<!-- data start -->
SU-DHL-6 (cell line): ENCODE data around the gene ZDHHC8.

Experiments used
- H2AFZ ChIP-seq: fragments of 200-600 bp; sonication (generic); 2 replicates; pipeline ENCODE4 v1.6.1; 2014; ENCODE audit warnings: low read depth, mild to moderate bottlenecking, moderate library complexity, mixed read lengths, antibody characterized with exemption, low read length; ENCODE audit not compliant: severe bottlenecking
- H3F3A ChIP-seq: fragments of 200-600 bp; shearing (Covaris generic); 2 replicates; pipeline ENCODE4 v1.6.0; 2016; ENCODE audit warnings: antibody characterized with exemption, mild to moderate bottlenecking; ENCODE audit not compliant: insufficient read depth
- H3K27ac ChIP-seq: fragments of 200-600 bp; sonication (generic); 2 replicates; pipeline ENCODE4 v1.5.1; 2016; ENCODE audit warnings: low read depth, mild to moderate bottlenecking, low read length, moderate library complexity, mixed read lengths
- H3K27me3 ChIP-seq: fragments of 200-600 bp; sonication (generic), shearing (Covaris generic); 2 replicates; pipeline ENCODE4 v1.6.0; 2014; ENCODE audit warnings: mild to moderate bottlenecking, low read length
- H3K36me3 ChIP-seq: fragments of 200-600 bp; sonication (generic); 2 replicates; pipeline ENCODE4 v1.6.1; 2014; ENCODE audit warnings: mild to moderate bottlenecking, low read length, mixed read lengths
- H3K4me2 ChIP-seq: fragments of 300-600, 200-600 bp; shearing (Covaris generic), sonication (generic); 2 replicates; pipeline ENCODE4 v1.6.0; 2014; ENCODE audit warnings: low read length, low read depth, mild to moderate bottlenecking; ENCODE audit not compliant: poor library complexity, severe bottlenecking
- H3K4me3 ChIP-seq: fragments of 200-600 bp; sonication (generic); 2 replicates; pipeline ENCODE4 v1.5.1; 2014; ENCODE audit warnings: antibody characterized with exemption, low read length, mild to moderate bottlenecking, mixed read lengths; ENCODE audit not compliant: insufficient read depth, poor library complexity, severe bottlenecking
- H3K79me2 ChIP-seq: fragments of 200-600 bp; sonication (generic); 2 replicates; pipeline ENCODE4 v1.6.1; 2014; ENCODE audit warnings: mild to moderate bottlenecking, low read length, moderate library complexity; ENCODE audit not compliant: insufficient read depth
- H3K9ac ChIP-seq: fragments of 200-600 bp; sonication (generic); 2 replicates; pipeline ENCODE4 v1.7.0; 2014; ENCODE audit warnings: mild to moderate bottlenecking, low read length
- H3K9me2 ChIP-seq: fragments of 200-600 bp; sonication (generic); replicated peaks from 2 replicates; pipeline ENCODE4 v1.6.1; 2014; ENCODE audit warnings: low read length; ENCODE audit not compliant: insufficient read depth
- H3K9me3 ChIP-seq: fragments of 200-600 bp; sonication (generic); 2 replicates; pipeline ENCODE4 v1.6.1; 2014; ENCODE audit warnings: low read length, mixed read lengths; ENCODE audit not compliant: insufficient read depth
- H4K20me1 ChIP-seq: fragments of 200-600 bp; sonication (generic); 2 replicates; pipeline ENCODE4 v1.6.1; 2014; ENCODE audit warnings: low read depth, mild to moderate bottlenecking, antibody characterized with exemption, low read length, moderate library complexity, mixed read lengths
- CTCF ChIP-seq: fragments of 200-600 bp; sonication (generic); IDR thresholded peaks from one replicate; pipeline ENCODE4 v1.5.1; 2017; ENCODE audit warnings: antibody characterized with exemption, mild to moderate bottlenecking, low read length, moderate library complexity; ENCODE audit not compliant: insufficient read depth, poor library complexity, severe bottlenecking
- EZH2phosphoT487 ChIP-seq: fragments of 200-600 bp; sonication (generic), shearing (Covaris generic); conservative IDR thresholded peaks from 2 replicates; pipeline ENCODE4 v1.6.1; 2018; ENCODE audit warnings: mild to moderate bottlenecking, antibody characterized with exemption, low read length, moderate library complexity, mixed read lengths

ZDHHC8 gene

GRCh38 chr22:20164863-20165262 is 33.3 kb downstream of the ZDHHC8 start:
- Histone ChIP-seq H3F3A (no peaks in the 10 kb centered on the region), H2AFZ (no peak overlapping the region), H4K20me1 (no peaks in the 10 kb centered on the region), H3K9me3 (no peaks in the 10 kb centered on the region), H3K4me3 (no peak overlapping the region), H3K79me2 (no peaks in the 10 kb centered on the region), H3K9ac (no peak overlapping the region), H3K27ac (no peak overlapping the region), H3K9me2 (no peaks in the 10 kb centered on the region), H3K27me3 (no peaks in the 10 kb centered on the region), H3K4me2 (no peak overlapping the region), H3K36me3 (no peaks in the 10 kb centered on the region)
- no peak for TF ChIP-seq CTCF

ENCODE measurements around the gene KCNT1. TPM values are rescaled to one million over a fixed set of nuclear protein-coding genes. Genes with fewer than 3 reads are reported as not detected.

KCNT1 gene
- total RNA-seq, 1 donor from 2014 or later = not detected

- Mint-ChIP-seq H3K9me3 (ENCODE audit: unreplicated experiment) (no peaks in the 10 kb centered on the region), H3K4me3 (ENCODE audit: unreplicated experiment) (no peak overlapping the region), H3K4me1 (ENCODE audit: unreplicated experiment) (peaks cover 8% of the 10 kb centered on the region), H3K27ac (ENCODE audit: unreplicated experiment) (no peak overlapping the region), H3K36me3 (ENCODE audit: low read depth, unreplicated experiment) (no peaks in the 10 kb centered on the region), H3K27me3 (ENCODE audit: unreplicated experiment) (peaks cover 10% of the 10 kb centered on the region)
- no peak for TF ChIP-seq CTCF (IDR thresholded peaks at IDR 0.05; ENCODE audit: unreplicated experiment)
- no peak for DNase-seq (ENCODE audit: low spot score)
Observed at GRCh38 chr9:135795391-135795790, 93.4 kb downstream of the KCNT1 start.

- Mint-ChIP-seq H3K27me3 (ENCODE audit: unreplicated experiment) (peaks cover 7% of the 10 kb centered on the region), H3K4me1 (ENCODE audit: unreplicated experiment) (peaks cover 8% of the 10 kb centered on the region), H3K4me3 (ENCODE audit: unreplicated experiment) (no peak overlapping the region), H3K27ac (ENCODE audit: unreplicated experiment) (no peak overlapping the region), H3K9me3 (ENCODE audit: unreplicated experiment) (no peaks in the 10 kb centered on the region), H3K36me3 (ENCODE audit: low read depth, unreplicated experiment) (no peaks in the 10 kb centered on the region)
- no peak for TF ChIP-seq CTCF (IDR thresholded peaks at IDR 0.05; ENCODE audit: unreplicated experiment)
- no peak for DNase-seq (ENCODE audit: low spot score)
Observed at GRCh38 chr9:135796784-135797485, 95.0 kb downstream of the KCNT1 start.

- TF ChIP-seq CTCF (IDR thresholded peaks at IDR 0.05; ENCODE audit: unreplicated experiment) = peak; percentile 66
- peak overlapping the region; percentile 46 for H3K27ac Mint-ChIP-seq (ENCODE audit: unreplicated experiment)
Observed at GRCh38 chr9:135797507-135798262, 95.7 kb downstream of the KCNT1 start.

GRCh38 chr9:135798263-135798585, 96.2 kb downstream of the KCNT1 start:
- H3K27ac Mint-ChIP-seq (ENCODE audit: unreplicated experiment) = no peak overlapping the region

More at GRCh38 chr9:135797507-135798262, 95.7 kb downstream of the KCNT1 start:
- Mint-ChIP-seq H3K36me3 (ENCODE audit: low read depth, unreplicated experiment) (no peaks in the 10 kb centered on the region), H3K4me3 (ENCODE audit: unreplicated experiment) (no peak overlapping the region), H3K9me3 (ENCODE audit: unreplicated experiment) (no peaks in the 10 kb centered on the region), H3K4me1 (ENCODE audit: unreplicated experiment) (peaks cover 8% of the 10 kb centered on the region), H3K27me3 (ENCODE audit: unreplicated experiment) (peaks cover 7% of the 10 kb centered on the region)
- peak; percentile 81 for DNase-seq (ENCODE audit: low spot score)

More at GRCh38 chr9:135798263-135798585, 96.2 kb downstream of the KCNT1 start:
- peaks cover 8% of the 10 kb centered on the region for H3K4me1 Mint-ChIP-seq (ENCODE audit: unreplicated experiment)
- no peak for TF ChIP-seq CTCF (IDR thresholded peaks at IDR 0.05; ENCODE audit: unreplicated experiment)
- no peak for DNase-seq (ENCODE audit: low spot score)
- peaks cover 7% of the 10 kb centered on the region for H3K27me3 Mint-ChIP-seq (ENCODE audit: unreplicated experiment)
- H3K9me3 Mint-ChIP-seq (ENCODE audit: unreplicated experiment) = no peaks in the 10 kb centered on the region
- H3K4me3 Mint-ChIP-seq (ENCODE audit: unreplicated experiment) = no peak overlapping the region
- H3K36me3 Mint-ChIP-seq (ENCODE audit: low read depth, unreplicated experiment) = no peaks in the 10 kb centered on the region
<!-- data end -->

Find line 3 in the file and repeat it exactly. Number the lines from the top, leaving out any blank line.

- H2AFZ ChIP-seq: fragments of 200-600 bp; sonication (generic); 2 replicates; pipeline ENCODE4 v1.6.1; 2014; ENCODE audit warnings: low read depth, mild to moderate bottlenecking, moderate library complexity, mixed read lengths, antibody characterized with exemption, low read length; ENCODE audit not compliant: severe bottlenecking